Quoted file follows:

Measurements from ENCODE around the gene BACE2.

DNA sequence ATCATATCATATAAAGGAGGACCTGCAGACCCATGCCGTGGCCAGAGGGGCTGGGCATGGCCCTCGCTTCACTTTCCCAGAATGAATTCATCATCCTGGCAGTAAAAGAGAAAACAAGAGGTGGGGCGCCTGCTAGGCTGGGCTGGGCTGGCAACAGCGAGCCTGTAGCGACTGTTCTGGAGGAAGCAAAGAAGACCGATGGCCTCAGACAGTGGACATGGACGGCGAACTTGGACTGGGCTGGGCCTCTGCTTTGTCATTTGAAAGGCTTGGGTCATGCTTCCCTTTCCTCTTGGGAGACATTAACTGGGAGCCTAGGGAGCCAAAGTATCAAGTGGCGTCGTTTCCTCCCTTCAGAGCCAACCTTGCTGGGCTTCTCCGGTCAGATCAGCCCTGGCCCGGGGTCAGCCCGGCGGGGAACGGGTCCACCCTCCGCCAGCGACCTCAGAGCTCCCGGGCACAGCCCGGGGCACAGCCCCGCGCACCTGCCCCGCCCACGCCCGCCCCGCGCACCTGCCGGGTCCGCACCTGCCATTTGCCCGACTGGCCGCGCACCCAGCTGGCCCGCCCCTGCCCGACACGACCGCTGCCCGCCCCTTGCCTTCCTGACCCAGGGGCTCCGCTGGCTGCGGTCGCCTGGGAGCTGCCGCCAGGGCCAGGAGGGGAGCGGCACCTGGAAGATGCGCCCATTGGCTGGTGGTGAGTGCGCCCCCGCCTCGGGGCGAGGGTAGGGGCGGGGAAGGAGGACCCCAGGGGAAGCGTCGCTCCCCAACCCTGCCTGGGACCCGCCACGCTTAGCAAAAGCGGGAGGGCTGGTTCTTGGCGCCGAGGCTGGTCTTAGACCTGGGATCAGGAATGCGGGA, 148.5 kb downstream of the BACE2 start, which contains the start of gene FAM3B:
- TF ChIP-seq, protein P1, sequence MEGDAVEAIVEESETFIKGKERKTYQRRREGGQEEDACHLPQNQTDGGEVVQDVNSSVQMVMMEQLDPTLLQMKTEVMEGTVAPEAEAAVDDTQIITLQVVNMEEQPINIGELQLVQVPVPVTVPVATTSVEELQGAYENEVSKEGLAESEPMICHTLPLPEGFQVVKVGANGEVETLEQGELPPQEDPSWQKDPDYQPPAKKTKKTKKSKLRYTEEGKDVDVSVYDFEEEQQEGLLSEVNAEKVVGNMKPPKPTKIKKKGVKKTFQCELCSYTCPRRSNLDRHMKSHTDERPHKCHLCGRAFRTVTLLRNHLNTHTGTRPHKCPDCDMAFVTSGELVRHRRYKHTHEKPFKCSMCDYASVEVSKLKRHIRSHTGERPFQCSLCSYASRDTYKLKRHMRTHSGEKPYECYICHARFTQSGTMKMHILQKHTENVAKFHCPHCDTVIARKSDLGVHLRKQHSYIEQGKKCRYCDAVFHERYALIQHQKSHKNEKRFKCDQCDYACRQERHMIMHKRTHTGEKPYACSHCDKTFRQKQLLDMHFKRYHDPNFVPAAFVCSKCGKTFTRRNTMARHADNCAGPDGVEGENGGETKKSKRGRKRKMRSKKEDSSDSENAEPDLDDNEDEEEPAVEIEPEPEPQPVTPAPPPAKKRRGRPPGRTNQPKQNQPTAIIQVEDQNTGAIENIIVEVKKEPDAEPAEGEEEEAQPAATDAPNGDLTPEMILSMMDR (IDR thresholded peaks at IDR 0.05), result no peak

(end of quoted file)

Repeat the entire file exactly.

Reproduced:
Measurements from ENCODE around the gene BACE2.

DNA sequence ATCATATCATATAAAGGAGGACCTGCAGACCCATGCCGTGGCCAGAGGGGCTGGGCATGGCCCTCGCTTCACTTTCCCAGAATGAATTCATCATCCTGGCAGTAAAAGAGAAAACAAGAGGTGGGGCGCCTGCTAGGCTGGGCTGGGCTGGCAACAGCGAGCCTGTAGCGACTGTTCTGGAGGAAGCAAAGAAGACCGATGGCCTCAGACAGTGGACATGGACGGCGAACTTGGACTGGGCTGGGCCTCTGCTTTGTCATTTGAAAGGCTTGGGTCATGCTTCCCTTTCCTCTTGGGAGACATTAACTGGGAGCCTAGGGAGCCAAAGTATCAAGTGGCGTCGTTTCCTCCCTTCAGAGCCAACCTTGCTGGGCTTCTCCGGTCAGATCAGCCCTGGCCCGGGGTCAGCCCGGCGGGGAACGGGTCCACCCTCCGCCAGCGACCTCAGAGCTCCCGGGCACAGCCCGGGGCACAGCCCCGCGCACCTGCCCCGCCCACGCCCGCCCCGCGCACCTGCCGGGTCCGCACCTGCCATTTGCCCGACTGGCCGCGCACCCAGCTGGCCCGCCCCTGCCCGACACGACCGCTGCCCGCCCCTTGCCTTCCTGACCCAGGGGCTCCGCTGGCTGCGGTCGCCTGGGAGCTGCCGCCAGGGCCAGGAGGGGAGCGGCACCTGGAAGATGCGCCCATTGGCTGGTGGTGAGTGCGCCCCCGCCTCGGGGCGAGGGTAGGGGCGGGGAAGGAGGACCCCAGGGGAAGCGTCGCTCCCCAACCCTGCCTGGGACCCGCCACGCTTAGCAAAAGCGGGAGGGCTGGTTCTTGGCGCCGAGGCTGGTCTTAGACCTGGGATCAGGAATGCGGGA, 148.5 kb downstream of the BACE2 start, which contains the start of gene FAM3B:
- TF ChIP-seq, protein P1, sequence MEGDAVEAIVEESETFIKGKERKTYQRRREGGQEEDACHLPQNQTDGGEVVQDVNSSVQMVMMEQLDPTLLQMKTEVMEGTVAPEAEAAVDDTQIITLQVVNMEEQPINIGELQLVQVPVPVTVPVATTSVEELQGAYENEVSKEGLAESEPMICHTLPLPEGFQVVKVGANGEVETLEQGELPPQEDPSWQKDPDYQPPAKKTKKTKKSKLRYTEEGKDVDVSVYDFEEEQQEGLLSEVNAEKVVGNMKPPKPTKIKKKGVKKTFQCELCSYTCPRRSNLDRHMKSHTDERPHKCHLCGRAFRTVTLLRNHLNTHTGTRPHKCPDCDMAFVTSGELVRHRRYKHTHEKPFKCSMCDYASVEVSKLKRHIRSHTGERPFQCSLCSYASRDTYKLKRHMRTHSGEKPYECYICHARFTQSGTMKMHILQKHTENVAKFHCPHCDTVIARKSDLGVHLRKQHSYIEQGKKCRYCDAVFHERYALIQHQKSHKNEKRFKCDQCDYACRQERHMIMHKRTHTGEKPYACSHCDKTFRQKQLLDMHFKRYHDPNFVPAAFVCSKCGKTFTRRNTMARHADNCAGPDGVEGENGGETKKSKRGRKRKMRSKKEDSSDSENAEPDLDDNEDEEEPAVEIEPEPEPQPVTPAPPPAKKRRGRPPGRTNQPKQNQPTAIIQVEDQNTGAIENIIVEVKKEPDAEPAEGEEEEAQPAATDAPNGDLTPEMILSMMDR (IDR thresholded peaks at IDR 0.05), result no peak